Last edited: Feb 26, 2011
  9. dailhusten
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    dailhusten BANNED

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    What the kenya government is doing if they do not have enough fund to save the life of aquatic animal they should take help from the other government. This video has open everybody eyes.
     
  10. westwall
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    westwall USMB Mod Staff Member Gold Supporting Member Supporting Member

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    Relax editec. As usual the reports are a little short on truthful data. The average pH of the oceans is 8.1. If you burned everything on the planet the CO2 going into solution would drop the pH to 8.0.......and that's burning EVERYTHING. 8 is a long way from acidic.
    There could be local areas where the pH level drops lower but so far the lowest level recorded is I think around 7.8 to 7.9.

    So far the "loss" of coral is 2.1% as you can see by the links I've provided you. That is within the error probability so in point of fact there may not be any loss at all. Even wikipedia reports that corals actually respond quite well in acidic environments. In short, keep the crap off the reefs but other than that there is no need to worry.

    The PETM is accompanied by a mass extinction of 35-50% of benthic foraminifera (especially in deeper waters) over the course of ~1,000 years - the group suffering more than during the dinosaur-slaying K-T extinction. Contrarily, planktonic foraminifera diversified, and dinoflagellates bloomed. Success was also enjoyed by the mammals, who radiated profusely around this time.

    The deep-sea extinctions are difficult to explain, as many were regional in extent (mainly affecting the north Atlantic). General hypotheses such as a temperature-related reduction in oxygen availability, or increased corrosiveness due to carbonate-undersaturated deep waters, are insufficient as explanations. The only factor which was global in extent was an increase in temperature, and it appears that the majority of the blame must rest upon its shoulders. Regional extinctions in the North Atlantic can be attributed to increased deep-sea anoxia, which could be due to the slowdown of overturning ocean currents,[12] or the release and rapid oxidation of large amounts of methane.[20][verification needed]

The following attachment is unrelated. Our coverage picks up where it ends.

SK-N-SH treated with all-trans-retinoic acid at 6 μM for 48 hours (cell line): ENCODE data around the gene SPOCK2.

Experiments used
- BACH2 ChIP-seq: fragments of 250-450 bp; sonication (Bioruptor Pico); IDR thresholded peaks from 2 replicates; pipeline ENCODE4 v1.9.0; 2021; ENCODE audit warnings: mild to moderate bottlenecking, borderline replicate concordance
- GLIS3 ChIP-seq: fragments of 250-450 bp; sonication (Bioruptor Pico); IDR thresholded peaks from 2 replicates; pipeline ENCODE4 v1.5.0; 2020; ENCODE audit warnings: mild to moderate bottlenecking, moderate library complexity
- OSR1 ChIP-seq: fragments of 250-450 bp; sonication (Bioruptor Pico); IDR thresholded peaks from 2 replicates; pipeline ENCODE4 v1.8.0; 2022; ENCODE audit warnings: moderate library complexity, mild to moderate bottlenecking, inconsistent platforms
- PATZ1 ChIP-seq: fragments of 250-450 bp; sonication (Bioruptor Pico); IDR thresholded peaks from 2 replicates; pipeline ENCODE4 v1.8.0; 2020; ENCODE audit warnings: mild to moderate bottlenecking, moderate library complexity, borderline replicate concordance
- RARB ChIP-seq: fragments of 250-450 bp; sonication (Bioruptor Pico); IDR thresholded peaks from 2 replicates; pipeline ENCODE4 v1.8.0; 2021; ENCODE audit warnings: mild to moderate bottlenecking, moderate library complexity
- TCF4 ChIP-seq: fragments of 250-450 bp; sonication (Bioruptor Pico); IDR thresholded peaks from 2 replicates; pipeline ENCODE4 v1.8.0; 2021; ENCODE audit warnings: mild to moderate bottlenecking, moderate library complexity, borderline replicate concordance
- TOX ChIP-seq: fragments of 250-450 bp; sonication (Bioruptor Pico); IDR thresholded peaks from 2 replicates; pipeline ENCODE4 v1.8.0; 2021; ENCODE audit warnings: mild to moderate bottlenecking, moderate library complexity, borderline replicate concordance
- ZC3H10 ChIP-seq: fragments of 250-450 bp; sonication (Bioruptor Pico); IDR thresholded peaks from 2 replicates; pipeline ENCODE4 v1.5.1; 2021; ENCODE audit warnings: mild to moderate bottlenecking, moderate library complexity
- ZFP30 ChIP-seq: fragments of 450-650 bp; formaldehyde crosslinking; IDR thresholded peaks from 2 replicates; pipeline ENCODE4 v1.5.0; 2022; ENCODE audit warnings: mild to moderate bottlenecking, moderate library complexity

In shallower waters, it's undeniable that increased CO2 levels result in a decreased oceanic pH, which has a profound negative effect on corals.[21] Experiments suggest it is also very harmful to calcifying plankton.[22] However, the strong acids used to simulate the natural increase in acidity which would result from elevated CO2 concentrations may have given misleading results, and the most recent evidence is that coccolithophores (E. huxleyi at least) become more, not less, calcified and abundant in acidic waters.[23] Interestingly, no change in the distribution of calcareous nanoplankton such as the coccolithophores can be attributed to acidification during the PETM.[23] Acidification did lead to an abundance of heavily calcified algae[24] and weakly calcified forams.[25]

    The increase in mammalian abundance is intriguing. There is no evidence of any increased extinction rate among the terrestrial biota. Increased CO2 levels may have promoted dwarfing[26] – which may (perhaps?) have encouraged speciation. Many major mammalian orders – including the Artiodactyla, horses, and primates – appeared and spread across the globe 13,000 to 22,000 years after the initiation of the PETM.[26]




    Paleocene


    CO2 Science

    SpringerLink - Coral Reefs, Volume 16, Number 4

    http://pdf.wri.org/factsheets/factsheet_reefs_main.pdf



    'Coral Reefs Expand As the Oceans Warm': Peer-reviewed paper in the journal Geophysical Research Letters finds warming oceans expand the range of tropical corals northward' | Climate Depot